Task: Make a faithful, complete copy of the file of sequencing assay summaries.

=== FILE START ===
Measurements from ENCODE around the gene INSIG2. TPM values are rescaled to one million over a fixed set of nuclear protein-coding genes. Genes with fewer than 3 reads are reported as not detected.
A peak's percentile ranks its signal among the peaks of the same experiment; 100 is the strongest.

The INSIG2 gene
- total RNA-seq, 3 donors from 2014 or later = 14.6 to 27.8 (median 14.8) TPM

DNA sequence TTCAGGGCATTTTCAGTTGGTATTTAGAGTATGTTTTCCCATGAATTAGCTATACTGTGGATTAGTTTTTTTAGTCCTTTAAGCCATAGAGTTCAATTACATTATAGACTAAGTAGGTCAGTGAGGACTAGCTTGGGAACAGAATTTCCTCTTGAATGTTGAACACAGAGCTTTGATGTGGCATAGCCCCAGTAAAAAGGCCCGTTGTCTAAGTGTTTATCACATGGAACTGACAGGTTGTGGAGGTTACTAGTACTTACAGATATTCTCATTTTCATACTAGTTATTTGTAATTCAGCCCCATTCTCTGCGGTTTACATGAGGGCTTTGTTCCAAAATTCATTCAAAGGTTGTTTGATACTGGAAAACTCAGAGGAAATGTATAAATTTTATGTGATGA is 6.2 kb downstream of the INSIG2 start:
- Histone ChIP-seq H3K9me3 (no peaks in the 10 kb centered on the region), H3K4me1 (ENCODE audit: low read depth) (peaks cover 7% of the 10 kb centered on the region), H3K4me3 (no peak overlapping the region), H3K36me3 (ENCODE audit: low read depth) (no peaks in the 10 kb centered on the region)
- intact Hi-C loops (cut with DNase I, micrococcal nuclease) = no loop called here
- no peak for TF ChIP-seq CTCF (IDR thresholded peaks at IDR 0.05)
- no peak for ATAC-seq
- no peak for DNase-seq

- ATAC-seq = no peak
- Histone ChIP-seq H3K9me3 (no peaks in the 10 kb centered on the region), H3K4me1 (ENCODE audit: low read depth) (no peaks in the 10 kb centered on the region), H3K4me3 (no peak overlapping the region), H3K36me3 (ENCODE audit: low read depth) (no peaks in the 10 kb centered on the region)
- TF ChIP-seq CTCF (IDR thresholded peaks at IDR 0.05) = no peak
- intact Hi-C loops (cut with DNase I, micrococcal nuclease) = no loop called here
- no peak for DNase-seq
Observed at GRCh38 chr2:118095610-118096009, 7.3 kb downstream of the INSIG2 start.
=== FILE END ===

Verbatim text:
Measurements from ENCODE around the gene INSIG2. TPM values are rescaled to one million over a fixed set of nuclear protein-coding genes. Genes with fewer than 3 reads are reported as not detected.
A peak's percentile ranks its signal among the peaks of the same experiment; 100 is the strongest.

The INSIG2 gene
- total RNA-seq, 3 donors from 2014 or later = 14.6 to 27.8 (median 14.8) TPM

DNA sequence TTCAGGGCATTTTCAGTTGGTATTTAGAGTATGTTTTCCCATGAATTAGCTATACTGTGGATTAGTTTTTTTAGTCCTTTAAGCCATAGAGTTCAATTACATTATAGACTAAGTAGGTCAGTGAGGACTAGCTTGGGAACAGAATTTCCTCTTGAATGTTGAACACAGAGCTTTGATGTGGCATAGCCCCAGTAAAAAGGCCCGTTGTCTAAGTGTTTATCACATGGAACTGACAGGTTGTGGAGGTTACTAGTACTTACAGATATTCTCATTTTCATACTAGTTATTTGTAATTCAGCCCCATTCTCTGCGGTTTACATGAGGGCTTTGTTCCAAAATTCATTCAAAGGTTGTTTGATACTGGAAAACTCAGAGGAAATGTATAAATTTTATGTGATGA is 6.2 kb downstream of the INSIG2 start:
- Histone ChIP-seq H3K9me3 (no peaks in the 10 kb centered on the region), H3K4me1 (ENCODE audit: low read depth) (peaks cover 7% of the 10 kb centered on the region), H3K4me3 (no peak overlapping the region), H3K36me3 (ENCODE audit: low read depth) (no peaks in the 10 kb centered on the region)
- intact Hi-C loops (cut with DNase I, micrococcal nuclease) = no loop called here
- no peak for TF ChIP-seq CTCF (IDR thresholded peaks at IDR 0.05)
- no peak for ATAC-seq
- no peak for DNase-seq

- ATAC-seq = no peak
- Histone ChIP-seq H3K9me3 (no peaks in the 10 kb centered on the region), H3K4me1 (ENCODE audit: low read depth) (no peaks in the 10 kb centered on the region), H3K4me3 (no peak overlapping the region), H3K36me3 (ENCODE audit: low read depth) (no peaks in the 10 kb centered on the region)
- TF ChIP-seq CTCF (IDR thresholded peaks at IDR 0.05) = no peak
- intact Hi-C loops (cut with DNase I, micrococcal nuclease) = no loop called here
- no peak for DNase-seq
Observed at GRCh38 chr2:118095610-118096009, 7.3 kb downstream of the INSIG2 start.